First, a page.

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Monday, January 21, 2008

Reds sign Jeremy Affeldt

On Saturday, the Reds signed pitcher Jeremy Affeldt to a $3 million, 1 year contract. The 28-year old left-handed has pitched as a starter and reliever in his career, though he's found most of his success in the latter role.

He has pedigree: Affeldt was a 3rd-round selection by the Royals out of Northwest Christian High School in 1997. And he's big, 6'4", 215 lbs. But let's talk performance.

Stats:
Year Age Team IP K/9 BB/9 HR/9 %GB BABIP ERA FIP OBPa SLGa OPSa R/G RAR FIPRuns
2005 26 KCR 49.7 7.1 5.3 0.5 52.8% 0.329 5.26 3.99 0.366 0.386 0.752 5.2 -1.2 3.2
2006 27 KC/COL
97.3 4.4 5.1 1.2 48.6% 0.270 6.20 5.65 0.356 0.410 0.766 5.6 -3.8 -8.4
2007 28 COL 59.0 7.0 5.0 0.5 53.0% 0.262 3.51 4.17 0.328 0.375 0.703 3.0 13.8 4.2
3years --- --- 206.0 5.8 5.1 0.8 51.1% 0.279 4.94 4.78 0.264 0.392 0.656 4.7 8.9 -1.0

Holy control problems, Batman! The first thing that jumps off the page when I see this dataset is his walk rate, which has been consistently awful over the past three years. His strikeout rates also are unimpressive over the span of his 200 innings from '05-'07...though they've been pretty variable, and were above average last year. He does seem to throw fairly hard, averaging 94 mph on his fastball last season, and had a good 16 mph difference between his heater and his breaking stuff.

The biggest asset that Affeldt seems to have is the ability to prevent the fly ball, which has resulted in below-average home run rates. He's also left-handed, of course, which is certainly beneficial--especially in the bullpen. I see him as being pretty similar to Jon Coutlangus. ... and I'm honestly not sure that he's a whole lot better, especially if Cout can drop his walk rates a tad bit next season.

Affeldt admittedly did have a nice season last year in Coors'. The R/G statistic above is park-corrected (assumes Coors' PF = 1.09), and it's responsible for the very impressive +14 RAR he posted in just 59 relief innings--and that's without adding an extra 14% for the extra leverage of the situations in which he pitched. But indications are that this was due, at least in part, to some good luck: His BABIP was a tad low, and his FIP is about 0.8 runs higher than his ERA. He was also playing in front of a good infield defense, especially that guy they have at shortstop. Furthermore, I think it's dangerous to read too much into 59 innings of work, especially when it contrasts so heavily with the other 145 innings of the past three years.

Of course, the word surrounding this signing is that he might be installed as a #5 starter if two of Belisle/Bailey/Volquez/Cueto falter or one of the Big Two get hurt. What would a move to the rotation do to his performance?

Well, here's a very dirty way to estimate it: based on numbers from Tom Tango (yes, I rely on his work too heavily, but there's not much else out there like it), a replacement-level pitcher would allow runs at 107% of league average in relief, and 128% of league average as a starter. If the league-average ERA is 4.43 (5-year MLB average), then a replacement-level pitcher in relief should have an ERA of 4.74, but an ERA of 5.67 as a starter. That puts the shift in ERA at about 0.9 runs when moving from a relief role to the rotation.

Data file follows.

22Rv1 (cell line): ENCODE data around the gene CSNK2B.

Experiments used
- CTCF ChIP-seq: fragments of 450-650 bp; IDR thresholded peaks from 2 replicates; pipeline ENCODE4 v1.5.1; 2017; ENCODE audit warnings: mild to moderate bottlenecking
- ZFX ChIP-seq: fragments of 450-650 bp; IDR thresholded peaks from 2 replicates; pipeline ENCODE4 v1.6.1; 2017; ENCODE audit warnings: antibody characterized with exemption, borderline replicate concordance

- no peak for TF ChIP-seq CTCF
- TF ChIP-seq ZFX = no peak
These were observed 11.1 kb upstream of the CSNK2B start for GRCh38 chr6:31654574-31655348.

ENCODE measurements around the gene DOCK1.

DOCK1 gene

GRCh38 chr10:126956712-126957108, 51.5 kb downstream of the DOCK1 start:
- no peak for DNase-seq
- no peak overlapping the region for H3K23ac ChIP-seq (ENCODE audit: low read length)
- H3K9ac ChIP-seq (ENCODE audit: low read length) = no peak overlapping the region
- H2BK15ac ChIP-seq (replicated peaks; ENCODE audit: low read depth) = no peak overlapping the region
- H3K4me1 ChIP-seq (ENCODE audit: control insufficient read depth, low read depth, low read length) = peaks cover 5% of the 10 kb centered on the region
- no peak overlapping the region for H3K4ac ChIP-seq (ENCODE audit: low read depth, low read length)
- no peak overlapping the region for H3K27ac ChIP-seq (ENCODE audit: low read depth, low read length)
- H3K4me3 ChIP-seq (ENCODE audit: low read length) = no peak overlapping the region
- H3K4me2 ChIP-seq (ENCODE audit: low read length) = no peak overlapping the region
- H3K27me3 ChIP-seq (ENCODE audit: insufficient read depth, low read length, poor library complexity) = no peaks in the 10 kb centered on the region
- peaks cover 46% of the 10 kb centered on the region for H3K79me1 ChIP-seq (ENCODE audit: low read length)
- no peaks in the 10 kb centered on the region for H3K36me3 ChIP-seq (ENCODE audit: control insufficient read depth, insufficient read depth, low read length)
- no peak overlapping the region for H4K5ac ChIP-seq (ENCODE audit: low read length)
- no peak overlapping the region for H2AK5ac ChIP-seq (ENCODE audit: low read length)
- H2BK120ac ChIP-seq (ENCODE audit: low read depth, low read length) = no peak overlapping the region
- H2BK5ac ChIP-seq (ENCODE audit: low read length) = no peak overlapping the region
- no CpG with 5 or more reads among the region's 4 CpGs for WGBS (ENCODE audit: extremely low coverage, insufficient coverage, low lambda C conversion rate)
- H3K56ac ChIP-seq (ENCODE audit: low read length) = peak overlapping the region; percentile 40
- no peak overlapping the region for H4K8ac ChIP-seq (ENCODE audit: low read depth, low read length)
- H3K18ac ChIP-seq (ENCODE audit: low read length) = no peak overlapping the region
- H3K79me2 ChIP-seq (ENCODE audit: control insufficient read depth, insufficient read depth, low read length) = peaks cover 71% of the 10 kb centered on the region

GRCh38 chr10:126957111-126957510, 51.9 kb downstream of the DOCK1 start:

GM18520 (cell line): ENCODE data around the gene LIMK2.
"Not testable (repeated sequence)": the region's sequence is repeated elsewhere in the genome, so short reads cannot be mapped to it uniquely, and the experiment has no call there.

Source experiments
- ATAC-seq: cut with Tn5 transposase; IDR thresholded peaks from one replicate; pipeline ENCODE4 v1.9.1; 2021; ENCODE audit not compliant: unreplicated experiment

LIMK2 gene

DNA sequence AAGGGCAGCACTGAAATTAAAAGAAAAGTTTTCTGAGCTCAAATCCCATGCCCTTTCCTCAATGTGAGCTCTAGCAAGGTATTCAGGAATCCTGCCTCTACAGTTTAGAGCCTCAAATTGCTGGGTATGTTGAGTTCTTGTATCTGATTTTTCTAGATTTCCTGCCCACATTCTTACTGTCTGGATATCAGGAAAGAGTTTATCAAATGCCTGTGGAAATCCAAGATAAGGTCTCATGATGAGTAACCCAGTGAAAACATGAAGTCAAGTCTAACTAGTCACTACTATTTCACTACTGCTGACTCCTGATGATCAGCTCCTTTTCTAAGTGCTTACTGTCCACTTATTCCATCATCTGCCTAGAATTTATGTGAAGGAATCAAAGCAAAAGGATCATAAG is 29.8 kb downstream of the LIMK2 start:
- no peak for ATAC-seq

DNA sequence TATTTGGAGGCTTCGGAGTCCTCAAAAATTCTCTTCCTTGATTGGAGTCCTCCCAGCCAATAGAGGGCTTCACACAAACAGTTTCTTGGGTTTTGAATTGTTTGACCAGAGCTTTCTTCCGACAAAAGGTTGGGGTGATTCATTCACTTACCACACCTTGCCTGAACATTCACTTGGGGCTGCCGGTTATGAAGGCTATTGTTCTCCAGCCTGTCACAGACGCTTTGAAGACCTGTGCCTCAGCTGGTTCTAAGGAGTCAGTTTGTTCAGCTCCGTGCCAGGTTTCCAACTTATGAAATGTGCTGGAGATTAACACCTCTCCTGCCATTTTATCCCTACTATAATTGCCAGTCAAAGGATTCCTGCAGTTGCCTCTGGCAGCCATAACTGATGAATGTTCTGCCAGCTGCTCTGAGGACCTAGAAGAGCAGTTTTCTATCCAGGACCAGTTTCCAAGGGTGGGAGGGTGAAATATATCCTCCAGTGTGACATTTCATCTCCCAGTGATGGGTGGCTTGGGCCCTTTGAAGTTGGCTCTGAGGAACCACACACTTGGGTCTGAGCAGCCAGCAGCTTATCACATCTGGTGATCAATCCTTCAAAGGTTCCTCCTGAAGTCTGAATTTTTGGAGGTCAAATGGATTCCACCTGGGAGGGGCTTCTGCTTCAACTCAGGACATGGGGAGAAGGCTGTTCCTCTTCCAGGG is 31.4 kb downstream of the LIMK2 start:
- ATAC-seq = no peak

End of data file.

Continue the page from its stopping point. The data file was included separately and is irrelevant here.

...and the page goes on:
So, if we take his 2007 FIP as a good-case scenario for his skill, and add 0.9 runs to it to reflect his transition into the rotation, we're suddenly looking at a 5.00 ERA pitcher. And that's the good-case scenario. If we instead use his 3-year average FIP (admittedly includes 9 starts), we project him as a 5.70 ERA pitcher--essentially a replacement player.

One thing I will say that he has going for him as a starter: he has had relatively small lefty/righty splits in his career (0.767 OPS vs. right, 0.747 OPS vs. left), so that, at least, does suggest that the rotation is a good spot for him. If his production can best that of a replacement player in the rotation, it would be a good spot to leverage his talents.

Money Matters

$3 million for a free agent is paying for 0.7 WAR, or ~7 runs above replacement, based on Tango's salary scale.

Affeldt's FIP over the past 3 years indicates that Affeldt produces at just around replacement-level. That would put his value at 400k--league minimum.

On the other hand, his performance last year, based on FIP, was worth 4.2 RAR--and we should probably tweak that up to 4.9 RAR to reflect the leverage of the situations in which he pitched. Add to that the potential for his groundballing ways to translate well in GABP's conditions (low IF park factor--at least, it was last I checked), and you can make a reasonable argument for 7 RAR.

Update: thought about this last night while I was trying to sleep:

If Affeldt is able to pitch at a 5.00 ERA as a starter, and he gets 150 innings, he'd more than justify his price tag, as that would be the equivalent of ~12 RAR ([5.7-5.0]/9*150=11.7). I'm not sure that he can do that, but if he can keep his strikeout rate high while in the rotation, he should be able to achieve that level of "effectiveness."

So the deal is fair. I guess the big question is whether he represents an upgrade over someone like Coutlangus or Stanton--much less Bray or one of the starter candidates. And I think that's fairly questionable.

Photo by Getty Images/Doug Pensinger